IB: I think that's one of the important things about the Real Ambassadors is that Louis had been in many ways sort of dismissed at this point in his career as an entertainer, not to be taken too seriously. OK, he was great back then when he first began. But, there is a very serious and sensitive side of Louis that the rest of the world just didn't see.

And, I think this is why he was attracted to doing the show, because he felt he could make a statement that was important. And then, it's interesting. Many, many years later, Louis is now restored -- like he's (laughter) up there --

DB: Where he should be.

IB: Where he should have been all along. But, this was in a period where he was pretty much dismissed by critics.

SS: He seems like such a natural for that role, given his experience as an actual cultural ambassador through the same program that the State Department used on your 1958 tour, and his experience with civil rights and racism. Did you envision Armstrong from the beginning as the person for that role?

IB: Yeah, yeah.

SS: And, was he approached once it was written? Did you contact him as it was being written?

IB: Yeah, as I think it was in the process of being written when you first contacted him, right?

DB: Yeah.

IB: It took a long time to do it all, and a long time, or over a number of years of contacts with Louis. But, he knew it was in the process.

SS: Somewhat surprisingly, the Monterey performance is the only performance that was done of the piece, right? Why do you think that was? Why was it not picked up as, say, a Broadway performance or why did it seem to have such a short -- successful admittedly -- but just such a short performance life?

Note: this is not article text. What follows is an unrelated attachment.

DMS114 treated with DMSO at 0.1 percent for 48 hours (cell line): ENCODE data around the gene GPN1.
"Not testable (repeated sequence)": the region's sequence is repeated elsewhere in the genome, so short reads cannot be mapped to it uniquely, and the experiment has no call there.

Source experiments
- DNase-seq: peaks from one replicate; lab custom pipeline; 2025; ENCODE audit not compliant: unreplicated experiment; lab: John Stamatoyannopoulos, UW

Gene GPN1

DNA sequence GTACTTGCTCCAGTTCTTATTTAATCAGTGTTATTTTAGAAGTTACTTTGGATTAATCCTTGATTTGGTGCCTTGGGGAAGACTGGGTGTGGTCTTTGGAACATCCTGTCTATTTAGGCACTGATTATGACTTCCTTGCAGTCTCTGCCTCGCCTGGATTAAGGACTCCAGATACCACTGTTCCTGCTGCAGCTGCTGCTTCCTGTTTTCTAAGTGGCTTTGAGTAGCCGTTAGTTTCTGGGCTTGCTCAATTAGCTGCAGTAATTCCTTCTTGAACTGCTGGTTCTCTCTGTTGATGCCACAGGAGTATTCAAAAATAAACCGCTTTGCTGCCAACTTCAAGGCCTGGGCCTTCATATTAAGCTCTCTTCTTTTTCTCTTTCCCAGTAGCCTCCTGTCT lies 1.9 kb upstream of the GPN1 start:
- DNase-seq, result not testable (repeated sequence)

IB: Well, first, I think there were a lot of different reasons. And, there's one very common, ordinary, everyday reason: cost. I think that Joe Glaser, whom Dave has mentioned before, was the manager and agent for Louis Armstrong as well as for Dave, and a lot more money could be brought in by concert tours than the time that it would take to be in a production of a Broadway show.

I think that was a very fundamental reason that it didn't happen. And, other reason is that we did hit hard on the racial issue, and that was primarily it, and some other things that were critical of the government that I think maybe producers would be a little hesitant to take on that period. What do you think?

DB: I think so, and some of your lyrics might have turned him off. Like, "The State Department has discovered jazz. It reaches folks like nothing ever has. When our name is called as vermin, we sent out Woody Herman. That's what we called cultural exchange." And, it goes on and on what she wrote.

IB: And then, Louis sings as an ambassador from the State Department that I represent the government, but the government will represent things that I stand for. I mean, that's pretty blatant. So...

SS: It was a true commentary of Armstrong's experience with the program. He refused to go -- I think maybe it was the Soviet Union because of racial practices of the federal government. I think so.

DB: Then, one line that always broke me up was, "And, if the world goes really wacky, we'll get John to send out Jackie. That's what we call cultural exchange." (laughter) That's a good line.

SS: That's a great line. Yeah.